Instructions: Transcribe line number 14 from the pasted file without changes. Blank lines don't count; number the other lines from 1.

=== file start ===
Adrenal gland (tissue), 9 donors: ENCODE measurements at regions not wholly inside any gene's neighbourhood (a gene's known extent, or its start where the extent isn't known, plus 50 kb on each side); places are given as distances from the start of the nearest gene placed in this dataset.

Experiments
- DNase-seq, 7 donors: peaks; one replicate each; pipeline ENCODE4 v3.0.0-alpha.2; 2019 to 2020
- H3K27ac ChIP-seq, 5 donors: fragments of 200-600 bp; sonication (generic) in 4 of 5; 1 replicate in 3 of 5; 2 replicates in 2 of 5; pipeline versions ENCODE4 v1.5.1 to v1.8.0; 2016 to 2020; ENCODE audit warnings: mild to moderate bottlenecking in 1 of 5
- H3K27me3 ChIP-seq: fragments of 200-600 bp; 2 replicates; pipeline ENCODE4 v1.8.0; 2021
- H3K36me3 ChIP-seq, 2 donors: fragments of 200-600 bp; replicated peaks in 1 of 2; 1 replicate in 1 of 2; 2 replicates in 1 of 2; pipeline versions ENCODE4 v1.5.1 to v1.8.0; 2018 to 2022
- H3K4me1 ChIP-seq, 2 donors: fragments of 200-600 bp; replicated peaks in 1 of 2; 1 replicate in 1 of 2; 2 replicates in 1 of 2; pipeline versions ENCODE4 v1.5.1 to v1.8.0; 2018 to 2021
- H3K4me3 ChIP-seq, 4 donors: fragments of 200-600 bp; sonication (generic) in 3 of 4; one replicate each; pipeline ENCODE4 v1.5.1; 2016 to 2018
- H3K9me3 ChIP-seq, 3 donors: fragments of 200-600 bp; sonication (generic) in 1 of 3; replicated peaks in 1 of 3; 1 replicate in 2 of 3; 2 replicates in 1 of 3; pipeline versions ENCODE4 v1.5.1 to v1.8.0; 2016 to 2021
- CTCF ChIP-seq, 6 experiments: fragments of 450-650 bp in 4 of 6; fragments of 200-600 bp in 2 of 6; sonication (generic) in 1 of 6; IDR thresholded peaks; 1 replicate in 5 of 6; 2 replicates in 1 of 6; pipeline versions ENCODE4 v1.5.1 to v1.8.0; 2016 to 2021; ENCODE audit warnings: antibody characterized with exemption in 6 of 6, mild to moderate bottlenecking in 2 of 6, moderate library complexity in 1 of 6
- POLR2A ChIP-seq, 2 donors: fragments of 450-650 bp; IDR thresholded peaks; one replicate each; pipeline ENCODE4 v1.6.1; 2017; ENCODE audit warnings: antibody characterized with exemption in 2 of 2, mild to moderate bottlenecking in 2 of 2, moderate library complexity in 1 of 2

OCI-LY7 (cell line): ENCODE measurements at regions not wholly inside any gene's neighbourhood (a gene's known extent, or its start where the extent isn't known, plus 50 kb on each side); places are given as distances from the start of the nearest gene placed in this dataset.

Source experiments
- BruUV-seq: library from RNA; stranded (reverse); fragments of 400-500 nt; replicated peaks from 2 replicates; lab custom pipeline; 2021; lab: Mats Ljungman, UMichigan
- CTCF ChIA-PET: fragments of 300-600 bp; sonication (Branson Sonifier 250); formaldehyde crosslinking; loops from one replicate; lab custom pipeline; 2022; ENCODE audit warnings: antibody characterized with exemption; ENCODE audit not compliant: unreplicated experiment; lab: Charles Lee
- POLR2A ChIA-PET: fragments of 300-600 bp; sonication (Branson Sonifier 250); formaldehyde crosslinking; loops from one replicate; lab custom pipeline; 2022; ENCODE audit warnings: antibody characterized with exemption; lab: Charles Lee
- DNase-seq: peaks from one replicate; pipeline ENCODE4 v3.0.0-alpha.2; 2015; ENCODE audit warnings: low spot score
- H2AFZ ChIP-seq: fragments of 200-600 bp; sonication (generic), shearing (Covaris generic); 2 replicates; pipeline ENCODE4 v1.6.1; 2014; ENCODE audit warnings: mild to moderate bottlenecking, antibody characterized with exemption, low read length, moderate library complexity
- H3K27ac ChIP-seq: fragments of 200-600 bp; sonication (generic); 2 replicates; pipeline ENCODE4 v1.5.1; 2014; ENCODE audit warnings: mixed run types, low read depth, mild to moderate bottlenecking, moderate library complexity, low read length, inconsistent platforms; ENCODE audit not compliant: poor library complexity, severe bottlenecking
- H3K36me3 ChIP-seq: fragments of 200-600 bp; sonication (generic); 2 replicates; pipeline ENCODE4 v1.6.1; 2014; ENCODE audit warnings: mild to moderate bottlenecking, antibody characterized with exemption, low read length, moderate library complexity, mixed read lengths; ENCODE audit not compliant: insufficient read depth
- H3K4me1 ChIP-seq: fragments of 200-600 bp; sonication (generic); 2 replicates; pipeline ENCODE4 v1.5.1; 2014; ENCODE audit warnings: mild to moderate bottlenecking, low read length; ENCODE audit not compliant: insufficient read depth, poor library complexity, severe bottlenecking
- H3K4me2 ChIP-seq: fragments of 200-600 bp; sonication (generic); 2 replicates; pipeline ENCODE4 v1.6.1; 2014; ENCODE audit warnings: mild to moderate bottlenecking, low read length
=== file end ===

- BruUV-seq: library from RNA; stranded (reverse); fragments of 400-500 nt; replicated peaks from 2 replicates; lab custom pipeline; 2021; lab: Mats Ljungman, UMichigan